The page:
Matthew 5:43-48The Message (MSG)
43-47 “You’re familiar with the old written law, ‘Love your friend,’ and its unwritten companion, ‘Hate your enemy.’ I’m challenging that. I’m telling you to love your enemies. Let them bring out the best in you, not the worst. When someone gives you a hard time, respond with the energies of prayer, for then you are working out of your true selves, your God-created selves. This is what God does. He gives his best—the sun to warm and the rain to nourish—to everyone, regardless: the good and bad, the nice and nasty. If all you do is love the lovable, do you expect a bonus? Anybody can do that. If you simply say hello to those who greet you, do you expect a medal? Any run-of-the-mill sinner does that.
48 “In a word, what I’m saying is, Grow up. You’re kingdom subjects. Now live like it. Live out your God-created identity. Live generously and graciously toward others, the way God lives toward you.”
This is what makes Jesus a radical. He calls us to a radical love. A love that is not easy, but actually can be quite difficult. Just because it is difficult and hard to understand doesn’t mean we shouldn’t do it. If we are looking for excuses to dehumanize people, I think we are finding excuses to live in sin. We are called to love all and embody the grace of Jesus, no matter what may come at us, and maybe especially if persecution comes. The early church grew in massive numbers and power when they were under a greater persecution than anything we can even imagine. Are we so busy crying that things are unfair that we miss the opportunity to love those that don’t look, act, or believe like we do? We need to bring a revolution of love and grace back to the church. And this doesn’t mean we shy away from hard conversations, but that we actually embrace them because it is the loving thing to do, but we always always always start with love and relationship before anything else.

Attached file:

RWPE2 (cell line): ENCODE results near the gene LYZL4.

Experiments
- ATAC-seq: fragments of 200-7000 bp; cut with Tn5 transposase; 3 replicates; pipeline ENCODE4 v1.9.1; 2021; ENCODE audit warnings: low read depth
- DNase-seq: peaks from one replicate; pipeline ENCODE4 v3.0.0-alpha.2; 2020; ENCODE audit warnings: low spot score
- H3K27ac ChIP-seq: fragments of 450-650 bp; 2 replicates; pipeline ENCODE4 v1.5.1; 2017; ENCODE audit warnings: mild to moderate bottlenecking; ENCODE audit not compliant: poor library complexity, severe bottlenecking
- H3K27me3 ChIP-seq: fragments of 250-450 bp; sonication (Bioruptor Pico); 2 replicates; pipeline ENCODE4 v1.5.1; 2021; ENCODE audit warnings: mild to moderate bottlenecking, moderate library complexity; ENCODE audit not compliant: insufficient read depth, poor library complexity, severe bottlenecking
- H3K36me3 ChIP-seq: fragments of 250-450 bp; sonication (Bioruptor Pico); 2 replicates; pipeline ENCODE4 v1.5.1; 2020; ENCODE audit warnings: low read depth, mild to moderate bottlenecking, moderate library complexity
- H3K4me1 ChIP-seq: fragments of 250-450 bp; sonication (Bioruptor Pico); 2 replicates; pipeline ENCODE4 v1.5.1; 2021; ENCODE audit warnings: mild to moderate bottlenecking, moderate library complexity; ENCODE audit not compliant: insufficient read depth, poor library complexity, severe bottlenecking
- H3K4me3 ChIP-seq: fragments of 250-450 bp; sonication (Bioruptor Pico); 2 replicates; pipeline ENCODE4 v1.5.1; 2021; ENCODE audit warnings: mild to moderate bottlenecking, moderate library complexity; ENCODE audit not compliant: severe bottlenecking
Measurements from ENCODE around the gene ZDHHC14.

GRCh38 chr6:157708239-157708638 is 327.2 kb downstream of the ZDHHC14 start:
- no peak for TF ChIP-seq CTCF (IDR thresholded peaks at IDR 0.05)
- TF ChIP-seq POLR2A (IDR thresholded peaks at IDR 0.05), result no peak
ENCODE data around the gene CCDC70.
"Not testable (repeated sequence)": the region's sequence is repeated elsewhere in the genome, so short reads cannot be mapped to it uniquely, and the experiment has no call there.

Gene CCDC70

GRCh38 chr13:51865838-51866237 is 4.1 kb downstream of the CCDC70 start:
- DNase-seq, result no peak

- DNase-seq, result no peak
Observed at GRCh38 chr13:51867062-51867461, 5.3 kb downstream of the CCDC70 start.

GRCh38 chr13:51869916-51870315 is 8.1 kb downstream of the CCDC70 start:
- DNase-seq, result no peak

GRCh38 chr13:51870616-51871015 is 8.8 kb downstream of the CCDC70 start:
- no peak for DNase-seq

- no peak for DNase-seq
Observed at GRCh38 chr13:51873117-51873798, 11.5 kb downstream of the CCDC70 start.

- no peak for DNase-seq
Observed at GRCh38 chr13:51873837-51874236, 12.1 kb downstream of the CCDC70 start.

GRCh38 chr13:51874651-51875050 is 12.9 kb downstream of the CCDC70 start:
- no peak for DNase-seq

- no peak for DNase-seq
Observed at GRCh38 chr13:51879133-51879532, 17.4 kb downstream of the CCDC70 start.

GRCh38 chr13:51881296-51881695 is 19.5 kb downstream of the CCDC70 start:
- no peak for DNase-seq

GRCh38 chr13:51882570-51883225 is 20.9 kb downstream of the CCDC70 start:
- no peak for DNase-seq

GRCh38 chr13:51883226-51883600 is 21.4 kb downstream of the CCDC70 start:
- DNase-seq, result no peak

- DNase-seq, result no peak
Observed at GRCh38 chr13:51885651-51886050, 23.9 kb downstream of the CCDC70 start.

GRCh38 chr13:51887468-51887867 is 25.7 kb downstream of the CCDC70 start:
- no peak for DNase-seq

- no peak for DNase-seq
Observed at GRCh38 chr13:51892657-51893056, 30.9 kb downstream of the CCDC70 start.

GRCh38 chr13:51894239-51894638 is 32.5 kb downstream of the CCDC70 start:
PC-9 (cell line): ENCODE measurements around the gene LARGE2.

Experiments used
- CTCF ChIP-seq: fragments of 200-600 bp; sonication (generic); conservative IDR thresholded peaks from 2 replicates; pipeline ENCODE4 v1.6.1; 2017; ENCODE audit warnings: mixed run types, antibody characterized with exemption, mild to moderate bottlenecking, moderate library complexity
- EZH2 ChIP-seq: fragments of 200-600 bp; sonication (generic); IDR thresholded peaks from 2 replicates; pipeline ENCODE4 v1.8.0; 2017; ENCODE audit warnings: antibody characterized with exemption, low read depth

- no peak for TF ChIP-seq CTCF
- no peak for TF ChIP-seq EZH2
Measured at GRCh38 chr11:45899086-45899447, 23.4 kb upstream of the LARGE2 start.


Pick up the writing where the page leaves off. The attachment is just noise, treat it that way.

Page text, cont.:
Dear Parent of my students,
Your words matter. Your actions matter. You may not notice or feel like your child is listening but they are. They notice when you are there, and when you are busy. They notice when you are looking at your phone more than you are looking at them. They notice when you speak and don’t follow through. They notice when you speak harshly out of anger. They notice when you make up excuses not to go to church or that event of theirs. They may give you grace and shrug it off like no big deal, but they do. You are just too busy to know it.
When you discipline out of anger. When you are short. When you speak over them. When you watch Netflix more than you watch them. When you don’t notice they are imitating you. They are watching. They are soaking it up. They are learning how to treat their future children. They are learning how to treat their future spouse. They are growing more and faster than you think, and you are spending more time worrying about the moment and not realizing how much of an impact you are making for their future and their future baggage.
My friends- be intentional. Be you. Raise the kids you want to be friends with in the future. Yes, this is entirely written to myself as a reminder of who I want to be, but fail to be as a parent. Let’s take this journey together and be better parents, because it matters.
“If I only change one life in this world, God, please let it be my own.” –Anne Marie Miller
I read that quote this morning from Anne Miller’s Facebook Page.
Isn’t it so true though. I am committed to this idea of changing the world, or at least I think I am. I want to see that done through the changing of individual lives. The only reason I know the world needs changing is because I know my life needs changing. I’m not naturally inclined to be a great husband, father, brother, son, or man. I have to constantly course correct and get back on the direction I want to be headed. I know that my life story has been impacted by the narrative of others, and I know that if I continue to adjust my path, then my story will make an impact on others. I’m hopeful that my life story of constantly being changed and developed will bring inspiration to those around me. All of this means constantly learning, growing, and changing because I need it. I’m not good enough to say I’ve arrived or I’m good enough. I never will be, and neither will you. This is why we must constantly be changing. Thanks for that quote Anne, it was a great reminder to me this morning.